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Living Large in Small Spaces

-By Jaime Mckee

Australians, like many in the Western World, have reached a unique point in our history. Our family sizes, by and large, are getting smaller; our cities are growing ever more jam-packed. Owning a home is considered an achievement, a goal worth striding for, yet for many of us the option remains out of reach, untenable either in economic or ecological terms. The average Australian household has two and a half people living within its walls, yet a glance at the New Homes section of the newspaper reveals an odd assortment to serve such a population. There is an array of options typically citing four spacious bedrooms, a home theatre, a study, perhaps even a pool house. Neighbourhood and block sizes, spurred by a shift in urban design thinking, are getting smaller, yet houses, on average, are getting bigger. Yards are shrinking, often leaving little space for a garden, while Aussies spend more and more time cleaning and maintaining our abundant square footage rather than enjoying it.

All of this begs the question: how much space do we really need? There are a number of advantages that come with downsizing our living space; lower initial building costs, reduced property taxes, less time sunk into cleaning and maintenance, and perhaps most significantly, a reduced carbon footprint. Smaller homes typically use less energy than larger ones, and innovative modern designs may even be more efficient per square foot than their more standard brethren. While it is certainly easy to appreciate the space – and privacy – that goes along with a larger home, many Australians are making the shift to significantly smaller spaces, often taking on the construction themselves or looking to clever, integrated designs to help them make the most of their new mini-digs.

The switch to a smaller home may take any number of forms. Certainly, apartment- and condo-dwellers have long recognized the advantages of smaller and denser housing, and high-rise construction has provided cities with an efficient method of combating urban sprawl. But for those of us seeking to snag our own little plot of land, perhaps in a remote area, while still enjoying the benefits of a downsized life, a great many options are now coming to the forefront.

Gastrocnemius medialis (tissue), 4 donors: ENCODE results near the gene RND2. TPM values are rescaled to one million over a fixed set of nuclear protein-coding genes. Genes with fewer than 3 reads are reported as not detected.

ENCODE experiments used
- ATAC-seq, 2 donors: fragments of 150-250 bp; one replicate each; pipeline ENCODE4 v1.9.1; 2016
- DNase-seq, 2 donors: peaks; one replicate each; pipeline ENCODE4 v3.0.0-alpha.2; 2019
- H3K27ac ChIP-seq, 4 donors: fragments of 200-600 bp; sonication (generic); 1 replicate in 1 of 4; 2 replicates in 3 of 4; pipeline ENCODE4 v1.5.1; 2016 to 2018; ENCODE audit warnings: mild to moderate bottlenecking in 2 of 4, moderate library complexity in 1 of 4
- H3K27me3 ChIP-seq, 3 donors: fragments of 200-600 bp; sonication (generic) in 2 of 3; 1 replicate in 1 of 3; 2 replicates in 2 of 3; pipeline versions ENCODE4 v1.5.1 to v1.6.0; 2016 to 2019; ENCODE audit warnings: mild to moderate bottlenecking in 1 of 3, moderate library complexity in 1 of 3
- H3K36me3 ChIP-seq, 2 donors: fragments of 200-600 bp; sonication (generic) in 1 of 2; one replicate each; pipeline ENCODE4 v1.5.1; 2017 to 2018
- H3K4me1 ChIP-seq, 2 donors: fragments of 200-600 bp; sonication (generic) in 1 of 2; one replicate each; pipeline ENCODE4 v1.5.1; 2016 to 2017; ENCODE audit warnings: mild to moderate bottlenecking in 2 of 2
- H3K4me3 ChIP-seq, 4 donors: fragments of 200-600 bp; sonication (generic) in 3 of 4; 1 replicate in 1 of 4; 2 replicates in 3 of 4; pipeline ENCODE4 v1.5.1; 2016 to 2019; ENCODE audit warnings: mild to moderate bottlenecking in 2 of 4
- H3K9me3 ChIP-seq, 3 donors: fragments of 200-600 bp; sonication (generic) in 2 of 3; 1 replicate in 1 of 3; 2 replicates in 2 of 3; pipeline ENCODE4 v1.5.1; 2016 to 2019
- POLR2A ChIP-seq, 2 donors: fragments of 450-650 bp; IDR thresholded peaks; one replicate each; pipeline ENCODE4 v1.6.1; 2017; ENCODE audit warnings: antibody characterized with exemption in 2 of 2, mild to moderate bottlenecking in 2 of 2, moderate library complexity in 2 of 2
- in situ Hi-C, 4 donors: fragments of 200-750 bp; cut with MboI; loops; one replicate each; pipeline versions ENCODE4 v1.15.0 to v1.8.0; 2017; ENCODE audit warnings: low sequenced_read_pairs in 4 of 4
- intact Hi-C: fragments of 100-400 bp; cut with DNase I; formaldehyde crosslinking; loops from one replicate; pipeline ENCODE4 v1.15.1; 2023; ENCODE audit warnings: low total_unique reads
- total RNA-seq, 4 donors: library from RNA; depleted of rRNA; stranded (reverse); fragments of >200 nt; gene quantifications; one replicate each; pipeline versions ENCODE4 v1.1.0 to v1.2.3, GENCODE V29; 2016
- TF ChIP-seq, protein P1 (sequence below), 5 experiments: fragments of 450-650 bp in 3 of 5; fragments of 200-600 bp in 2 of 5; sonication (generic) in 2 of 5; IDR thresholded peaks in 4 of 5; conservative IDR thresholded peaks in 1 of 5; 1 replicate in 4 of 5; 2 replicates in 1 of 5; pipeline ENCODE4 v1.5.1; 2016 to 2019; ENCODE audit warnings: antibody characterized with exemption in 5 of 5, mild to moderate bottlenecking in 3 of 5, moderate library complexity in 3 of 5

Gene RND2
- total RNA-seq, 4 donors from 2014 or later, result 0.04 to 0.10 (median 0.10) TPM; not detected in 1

Pre-fabricated homes or out-of-the-box “kits” (think IKEA for houses) are one option that has proven popular in the United States and is starting to make inroads into Australia. Often small and light enough to be towed by a family vehicle and lowered into place onsite, this option allows for quick purchase and installation, the ability to view plans and examples in advance, and the opportunity to customize or upgrade as required. Jay Shafer’s California-based Tumbleweed Tiny Homes has become a leader in this approach, with available offerings ranging from comprehensive plans to “how-to-build” workshops to full installation of the company’s various models, several of which meet International Building Codes.

Refurbished shipping containers are another option, a niche market that is expanding into the mainstream. Australian architectural firm Fulton and Salomon has produced a range of “Small is Smart” houses out of recycled shipping containers, intended to prove that “living in a shipping container can be stylish, luxurious and green”. Like Tumbleweed, Fulton and Salomon offers a series of models ranging from a $30,000 “First Pack” to a $100,000 “Max Pack” option. The company’s designs are created to work off-grid with solar panels, composting toilets and hydroponic “green walls”, and are highly customizable; multiple containers can be joined or even stacked together as modules, or combined with existing structures to increase available living space. In terms of design, shipping container homes needn’t look out of place amongst other modern-industrial designs; their clean lines and metallic surfaces are well suited to a contemporary aesthetic and can blend well into nearly any landscape.